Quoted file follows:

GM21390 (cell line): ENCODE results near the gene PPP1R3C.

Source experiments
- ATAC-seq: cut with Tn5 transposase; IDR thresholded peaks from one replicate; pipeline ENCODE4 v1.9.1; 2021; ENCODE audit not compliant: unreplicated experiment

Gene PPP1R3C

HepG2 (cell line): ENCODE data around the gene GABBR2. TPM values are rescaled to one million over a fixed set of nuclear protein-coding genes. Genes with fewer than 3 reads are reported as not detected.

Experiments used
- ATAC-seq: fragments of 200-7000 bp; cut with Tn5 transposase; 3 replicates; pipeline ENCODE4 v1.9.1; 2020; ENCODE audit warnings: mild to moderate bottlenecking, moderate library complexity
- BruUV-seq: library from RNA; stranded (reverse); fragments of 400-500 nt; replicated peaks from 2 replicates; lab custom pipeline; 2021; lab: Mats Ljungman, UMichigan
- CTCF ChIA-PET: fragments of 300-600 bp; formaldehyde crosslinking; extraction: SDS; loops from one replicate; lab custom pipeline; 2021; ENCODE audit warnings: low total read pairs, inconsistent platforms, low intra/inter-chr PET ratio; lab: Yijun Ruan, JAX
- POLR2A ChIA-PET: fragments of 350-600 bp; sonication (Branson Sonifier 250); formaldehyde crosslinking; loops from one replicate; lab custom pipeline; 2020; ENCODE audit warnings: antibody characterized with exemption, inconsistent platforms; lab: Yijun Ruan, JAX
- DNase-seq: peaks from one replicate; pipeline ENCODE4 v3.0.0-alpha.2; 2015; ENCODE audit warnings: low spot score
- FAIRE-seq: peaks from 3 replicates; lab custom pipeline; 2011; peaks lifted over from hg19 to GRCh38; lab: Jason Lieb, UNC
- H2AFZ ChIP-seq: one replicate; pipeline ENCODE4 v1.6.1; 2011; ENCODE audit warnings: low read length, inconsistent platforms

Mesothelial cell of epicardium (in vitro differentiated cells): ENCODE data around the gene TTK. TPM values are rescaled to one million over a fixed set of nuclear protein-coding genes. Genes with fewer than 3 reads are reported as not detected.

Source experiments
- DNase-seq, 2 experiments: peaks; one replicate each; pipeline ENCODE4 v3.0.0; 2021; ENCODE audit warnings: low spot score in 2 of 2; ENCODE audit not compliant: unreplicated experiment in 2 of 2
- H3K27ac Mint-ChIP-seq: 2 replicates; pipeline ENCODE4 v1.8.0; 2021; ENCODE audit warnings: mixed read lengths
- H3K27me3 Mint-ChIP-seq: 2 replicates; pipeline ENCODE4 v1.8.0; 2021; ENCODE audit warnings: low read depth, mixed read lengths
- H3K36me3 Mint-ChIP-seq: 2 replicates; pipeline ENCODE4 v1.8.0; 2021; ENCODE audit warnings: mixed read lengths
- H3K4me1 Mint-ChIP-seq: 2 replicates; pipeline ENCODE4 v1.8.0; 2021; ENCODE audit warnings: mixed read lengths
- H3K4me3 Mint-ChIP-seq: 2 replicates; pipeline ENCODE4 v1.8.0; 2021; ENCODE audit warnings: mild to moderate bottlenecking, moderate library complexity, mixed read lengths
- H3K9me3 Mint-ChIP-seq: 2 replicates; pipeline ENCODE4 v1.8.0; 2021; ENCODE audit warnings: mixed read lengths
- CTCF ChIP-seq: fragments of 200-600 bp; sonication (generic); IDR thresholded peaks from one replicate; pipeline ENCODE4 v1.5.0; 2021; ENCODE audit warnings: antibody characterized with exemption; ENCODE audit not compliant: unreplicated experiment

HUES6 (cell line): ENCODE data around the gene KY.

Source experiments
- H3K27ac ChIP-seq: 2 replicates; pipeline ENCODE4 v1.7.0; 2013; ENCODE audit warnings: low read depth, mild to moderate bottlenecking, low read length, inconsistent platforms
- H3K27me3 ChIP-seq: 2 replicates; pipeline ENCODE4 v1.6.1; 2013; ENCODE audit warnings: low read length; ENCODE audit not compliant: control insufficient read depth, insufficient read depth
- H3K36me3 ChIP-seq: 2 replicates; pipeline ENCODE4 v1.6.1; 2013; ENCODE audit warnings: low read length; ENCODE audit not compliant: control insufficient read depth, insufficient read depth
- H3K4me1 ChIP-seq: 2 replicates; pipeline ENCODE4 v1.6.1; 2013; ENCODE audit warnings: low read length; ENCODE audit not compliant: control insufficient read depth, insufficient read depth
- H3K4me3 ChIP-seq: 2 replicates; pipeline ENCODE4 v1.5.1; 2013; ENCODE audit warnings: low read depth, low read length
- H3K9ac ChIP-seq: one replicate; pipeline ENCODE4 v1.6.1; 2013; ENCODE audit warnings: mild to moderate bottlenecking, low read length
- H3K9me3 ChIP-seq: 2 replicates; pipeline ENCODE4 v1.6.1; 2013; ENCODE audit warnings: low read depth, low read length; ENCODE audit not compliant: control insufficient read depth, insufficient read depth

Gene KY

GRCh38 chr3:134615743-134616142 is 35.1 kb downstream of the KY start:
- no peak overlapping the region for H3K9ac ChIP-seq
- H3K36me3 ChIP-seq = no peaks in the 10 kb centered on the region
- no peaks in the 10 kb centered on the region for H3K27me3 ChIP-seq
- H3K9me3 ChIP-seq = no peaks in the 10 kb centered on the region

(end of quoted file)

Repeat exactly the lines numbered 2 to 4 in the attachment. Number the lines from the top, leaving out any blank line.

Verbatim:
Source experiments
- ATAC-seq: cut with Tn5 transposase; IDR thresholded peaks from one replicate; pipeline ENCODE4 v1.9.1; 2021; ENCODE audit not compliant: unreplicated experiment

Gene PPP1R3C